The Cryosphere (May 2018)

Archival processes of the water stable isotope signal in East Antarctic ice cores

  • M. Casado,
  • M. Casado,
  • M. Casado,
  • A. Landais,
  • G. Picard,
  • T. Münch,
  • T. Münch,
  • T. Laepple,
  • B. Stenni,
  • G. Dreossi,
  • A. Ekaykin,
  • A. Ekaykin,
  • L. Arnaud,
  • C. Genthon,
  • A. Touzeau,
  • V. Masson-Delmotte,
  • J. Jouzel

Journal volume & issue
Vol. 12
pp. 1745 – 1766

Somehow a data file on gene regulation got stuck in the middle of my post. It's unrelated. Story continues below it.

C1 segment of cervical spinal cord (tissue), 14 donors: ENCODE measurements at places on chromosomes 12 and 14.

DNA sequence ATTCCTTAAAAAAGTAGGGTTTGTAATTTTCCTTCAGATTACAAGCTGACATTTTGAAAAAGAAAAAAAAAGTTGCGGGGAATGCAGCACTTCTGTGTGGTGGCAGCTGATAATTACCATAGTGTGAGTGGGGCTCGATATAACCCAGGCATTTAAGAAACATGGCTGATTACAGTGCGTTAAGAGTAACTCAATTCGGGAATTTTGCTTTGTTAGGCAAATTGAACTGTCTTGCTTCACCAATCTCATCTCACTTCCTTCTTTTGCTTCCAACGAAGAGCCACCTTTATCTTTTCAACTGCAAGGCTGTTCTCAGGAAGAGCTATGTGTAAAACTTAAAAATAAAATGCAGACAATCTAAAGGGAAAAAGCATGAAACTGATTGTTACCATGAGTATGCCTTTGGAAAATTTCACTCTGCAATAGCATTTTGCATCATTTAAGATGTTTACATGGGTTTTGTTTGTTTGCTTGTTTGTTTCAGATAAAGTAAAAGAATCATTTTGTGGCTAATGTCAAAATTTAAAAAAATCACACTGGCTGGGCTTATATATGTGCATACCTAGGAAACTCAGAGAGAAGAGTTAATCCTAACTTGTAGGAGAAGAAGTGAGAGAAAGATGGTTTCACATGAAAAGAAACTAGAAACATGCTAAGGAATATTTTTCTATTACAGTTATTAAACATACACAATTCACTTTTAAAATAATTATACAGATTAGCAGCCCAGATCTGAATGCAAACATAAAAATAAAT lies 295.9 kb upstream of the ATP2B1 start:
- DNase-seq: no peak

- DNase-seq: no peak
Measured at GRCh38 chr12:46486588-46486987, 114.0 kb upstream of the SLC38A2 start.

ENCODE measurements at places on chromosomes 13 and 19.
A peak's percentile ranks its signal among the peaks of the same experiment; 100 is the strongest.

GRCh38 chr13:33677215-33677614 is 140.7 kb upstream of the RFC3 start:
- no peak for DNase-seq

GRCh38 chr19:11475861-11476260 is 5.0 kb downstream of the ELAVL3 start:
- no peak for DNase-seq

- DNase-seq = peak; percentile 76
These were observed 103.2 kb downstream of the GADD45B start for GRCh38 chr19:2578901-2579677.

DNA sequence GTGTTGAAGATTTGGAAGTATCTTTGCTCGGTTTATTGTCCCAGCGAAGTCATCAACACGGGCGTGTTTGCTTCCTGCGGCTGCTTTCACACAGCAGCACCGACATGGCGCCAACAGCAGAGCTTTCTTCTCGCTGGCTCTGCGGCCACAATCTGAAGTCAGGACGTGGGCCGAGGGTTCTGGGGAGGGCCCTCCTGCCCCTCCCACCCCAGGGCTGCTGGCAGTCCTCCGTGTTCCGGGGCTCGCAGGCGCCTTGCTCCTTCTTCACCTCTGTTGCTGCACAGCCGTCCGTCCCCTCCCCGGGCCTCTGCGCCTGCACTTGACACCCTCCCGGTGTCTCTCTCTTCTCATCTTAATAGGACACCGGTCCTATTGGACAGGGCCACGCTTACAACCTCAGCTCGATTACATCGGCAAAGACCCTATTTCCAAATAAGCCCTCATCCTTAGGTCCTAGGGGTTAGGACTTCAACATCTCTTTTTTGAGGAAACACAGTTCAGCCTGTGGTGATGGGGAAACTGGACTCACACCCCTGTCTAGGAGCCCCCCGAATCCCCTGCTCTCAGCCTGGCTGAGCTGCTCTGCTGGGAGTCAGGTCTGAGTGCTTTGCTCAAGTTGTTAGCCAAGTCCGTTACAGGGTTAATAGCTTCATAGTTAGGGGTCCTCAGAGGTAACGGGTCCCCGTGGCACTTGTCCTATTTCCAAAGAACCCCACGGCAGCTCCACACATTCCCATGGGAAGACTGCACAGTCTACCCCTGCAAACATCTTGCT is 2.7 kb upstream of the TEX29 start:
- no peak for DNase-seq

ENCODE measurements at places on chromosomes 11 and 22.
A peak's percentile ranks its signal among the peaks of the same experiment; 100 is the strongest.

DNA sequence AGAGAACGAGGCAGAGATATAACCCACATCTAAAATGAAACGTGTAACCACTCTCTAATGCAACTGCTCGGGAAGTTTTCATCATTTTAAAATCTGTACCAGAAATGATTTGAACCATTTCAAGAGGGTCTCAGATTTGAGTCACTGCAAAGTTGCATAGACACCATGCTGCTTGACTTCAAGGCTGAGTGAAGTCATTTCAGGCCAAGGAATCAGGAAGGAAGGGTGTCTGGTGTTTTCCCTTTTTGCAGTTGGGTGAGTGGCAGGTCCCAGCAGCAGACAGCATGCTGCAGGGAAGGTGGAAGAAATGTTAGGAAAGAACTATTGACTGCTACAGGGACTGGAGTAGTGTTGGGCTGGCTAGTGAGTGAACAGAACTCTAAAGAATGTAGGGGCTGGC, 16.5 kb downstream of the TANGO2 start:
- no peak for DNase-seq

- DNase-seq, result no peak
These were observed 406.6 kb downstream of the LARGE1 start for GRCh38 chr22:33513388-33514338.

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The oldest ice core records are obtained from the East Antarctic Plateau. Water isotopes are key proxies to reconstructing past climatic conditions over the ice sheet and at the evaporation source. The accuracy of climate reconstructions depends on knowledge of all processes affecting water vapour, precipitation and snow isotopic compositions. Fractionation processes are well understood and can be integrated in trajectory-based Rayleigh distillation and isotope-enabled climate models. However, a quantitative understanding of processes potentially altering snow isotopic composition after deposition is still missing. In low-accumulation sites, such as those found in East Antarctica, these poorly constrained processes are likely to play a significant role and limit the interpretability of an ice core's isotopic composition.By combining observations of isotopic composition in vapour, precipitation, surface snow and buried snow from Dome C, a deep ice core site on the East Antarctic Plateau, we found indications of a seasonal impact of metamorphism on the surface snow isotopic signal when compared to the initial precipitation. Particularly in summer, exchanges of water molecules between vapour and snow are driven by the diurnal sublimation–condensation cycles. Overall, we observe in between precipitation events modification of the surface snow isotopic composition. Using high-resolution water isotopic composition profiles from snow pits at five Antarctic sites with different accumulation rates, we identified common patterns which cannot be attributed to the seasonal variability of precipitation. These differences in the precipitation, surface snow and buried snow isotopic composition provide evidence of post-deposition processes affecting ice core records in low-accumulation areas.